The CSS has produced a five point plan designed to ensure that future flood emergencies can be better dealt with. But Wills clearly believes that some basic re-thinking is also required. "We may have to re-define standards like 'ten-year occurrence'", he suggests. And he also wonders where the money is to come from for the upgrade of drainage systems or replacement of combined sewers with separate systems.

Thinking of his own county of Lincolnshire, much of which lies below sea level, he wonders about storm surges and the need for sea defences. "If world population continues to rise, UK farmland will become more valuable," he suggests. There will be less food available for export and we shall be more reliant on home suppliers. Even now some 25% of the UK's vegetables are grown in Lincolnshire and if that percentage is to be maintained or increased, then it will be essential to protect the land from salt water inundation, which could put it out of production for many years.

He admits that this is thinking in the very long term, but he is at one with the CSS in believing that this is what must be done. A report on transport futures based on evidence taken in private by the society's working group is due to be published before the end of the year. This is taking a view of where transport and travel is likely to be in as much as 50 years from now. Some of the conclusions will be controversial, Wills promises, but the idea is to stimulate debate, not just between experts but among society in general, something he passionately believes authorities should do.

"We have a role to ensure that we understand the issues at least as well as our traditional areas of operation", he says. In that way he believes that CSS members and the teams they lead can inform the public about the choices the country faces in fields such as development, planning, transport, waste disposal and recycling, and so engage in a genuine debate as to how best to manage change and meet social demands.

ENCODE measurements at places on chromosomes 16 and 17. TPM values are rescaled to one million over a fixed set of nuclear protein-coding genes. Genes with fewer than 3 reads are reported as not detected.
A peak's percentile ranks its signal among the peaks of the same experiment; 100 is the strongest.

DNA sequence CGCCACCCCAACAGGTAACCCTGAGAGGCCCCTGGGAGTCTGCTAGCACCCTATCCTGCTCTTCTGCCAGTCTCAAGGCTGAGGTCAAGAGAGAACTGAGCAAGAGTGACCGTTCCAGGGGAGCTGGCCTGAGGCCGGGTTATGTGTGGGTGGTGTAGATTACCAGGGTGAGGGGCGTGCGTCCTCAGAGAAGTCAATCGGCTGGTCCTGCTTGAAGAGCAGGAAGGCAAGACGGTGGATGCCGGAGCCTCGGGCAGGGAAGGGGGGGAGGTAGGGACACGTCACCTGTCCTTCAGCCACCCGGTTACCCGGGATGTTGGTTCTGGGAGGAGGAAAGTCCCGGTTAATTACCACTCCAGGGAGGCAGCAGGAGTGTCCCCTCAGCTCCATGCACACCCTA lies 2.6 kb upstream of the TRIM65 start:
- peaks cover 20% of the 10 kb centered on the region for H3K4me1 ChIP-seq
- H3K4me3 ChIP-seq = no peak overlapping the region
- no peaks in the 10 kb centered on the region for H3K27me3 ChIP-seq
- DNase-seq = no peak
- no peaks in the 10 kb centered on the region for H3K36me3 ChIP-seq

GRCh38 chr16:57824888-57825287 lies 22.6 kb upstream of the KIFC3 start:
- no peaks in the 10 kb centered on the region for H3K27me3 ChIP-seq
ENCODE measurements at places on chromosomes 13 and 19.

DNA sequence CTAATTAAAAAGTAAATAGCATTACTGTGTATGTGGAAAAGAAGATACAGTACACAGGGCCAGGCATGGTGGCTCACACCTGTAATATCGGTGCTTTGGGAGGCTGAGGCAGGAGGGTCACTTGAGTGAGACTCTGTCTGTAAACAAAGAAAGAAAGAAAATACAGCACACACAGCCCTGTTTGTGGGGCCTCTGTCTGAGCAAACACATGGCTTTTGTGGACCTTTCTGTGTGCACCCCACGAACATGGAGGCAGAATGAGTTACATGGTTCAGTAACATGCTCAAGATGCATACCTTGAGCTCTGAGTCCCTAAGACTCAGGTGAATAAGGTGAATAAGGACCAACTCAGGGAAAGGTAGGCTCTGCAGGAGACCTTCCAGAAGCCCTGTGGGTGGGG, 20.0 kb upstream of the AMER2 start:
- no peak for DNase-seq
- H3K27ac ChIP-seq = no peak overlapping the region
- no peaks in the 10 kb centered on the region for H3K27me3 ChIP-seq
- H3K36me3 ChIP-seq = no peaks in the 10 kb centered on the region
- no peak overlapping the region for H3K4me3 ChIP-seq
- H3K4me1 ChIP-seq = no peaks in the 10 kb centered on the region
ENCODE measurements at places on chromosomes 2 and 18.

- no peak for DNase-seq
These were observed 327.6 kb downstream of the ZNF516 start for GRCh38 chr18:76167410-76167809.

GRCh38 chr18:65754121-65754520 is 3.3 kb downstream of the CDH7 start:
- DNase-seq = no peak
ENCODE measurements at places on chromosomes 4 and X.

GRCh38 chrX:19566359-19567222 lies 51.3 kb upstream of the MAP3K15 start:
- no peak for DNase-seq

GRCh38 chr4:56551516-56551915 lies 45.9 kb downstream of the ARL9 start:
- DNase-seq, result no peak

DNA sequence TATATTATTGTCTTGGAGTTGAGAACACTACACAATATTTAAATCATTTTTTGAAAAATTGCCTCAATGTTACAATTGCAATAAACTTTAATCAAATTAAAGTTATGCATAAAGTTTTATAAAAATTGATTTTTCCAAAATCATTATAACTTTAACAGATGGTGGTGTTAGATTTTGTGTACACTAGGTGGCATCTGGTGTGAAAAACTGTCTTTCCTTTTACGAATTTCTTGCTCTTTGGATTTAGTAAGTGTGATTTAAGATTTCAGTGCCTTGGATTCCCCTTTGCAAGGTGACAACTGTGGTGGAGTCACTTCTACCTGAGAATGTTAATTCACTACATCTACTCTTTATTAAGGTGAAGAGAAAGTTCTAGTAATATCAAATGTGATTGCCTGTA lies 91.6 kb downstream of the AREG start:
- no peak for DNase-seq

Engineering opportunities

Talk to Wills for more than a few minutes and you can't help but be infected by his belief that the world of the local government engineer can be both exciting and worthwhile. He might perhaps be accused of prejudice; he has after all spent his entire career in local government, starting at Cornwall County Council, which sponsored him through his civil engineering degree, and remaining there until he moved to Lincolnshire just seven years ago.

But he is clear that there is worthwhile role for the professional within local government. "More and more of them are recruiting engineers, even those who outsourced everything", he says. They have realised that they need to have their own professional expertise so that they can be a better client and get best value for money.

In his present position he admits that he is more of a manager, but his training and formation as an engineer has proved very helpful. "Even as a recent graduate when you go out with a technician you're still the person in charge, so it grows from there," he says.

Young engineers should consider local government, he firmly believes. "It's a great place to help shape the physical environment, but it requires more sophistication than a consultant or contractor. Politics is an important component of our work, and if anyone wants to change the world - or at least a small part of it - join us!"

CV Richard Wills

Born in the Midlands and brought up in Cornwall

Joined Cornwall County Council aged 18, worked for one year before being sponsored by the Council through a civil engineering degree at Leeds.

Graduated in 1978 with BSc(Hons),returned to Cornwall CC where he eventually became Assistant County Surveyor (Support Services) between 1991 - 1993; Head of Design Consultancy 1993 - 1998; Assistant County Surveyor (Client Services) 1998 - 2000.

Became Chartered in 1982 and was appointed FICE in 1998

Joined Lincolnshire County Council in 2000 as director of highways and planning.

Appointed Director of Development in 2005. Responsibilities include economic regeneration; transportation highways and traffic; sustainable communities; strategic planning and development control for waste and minerals; conservation; waste services; trading standards.

Appointed President of the County Surveyor's Society in 2007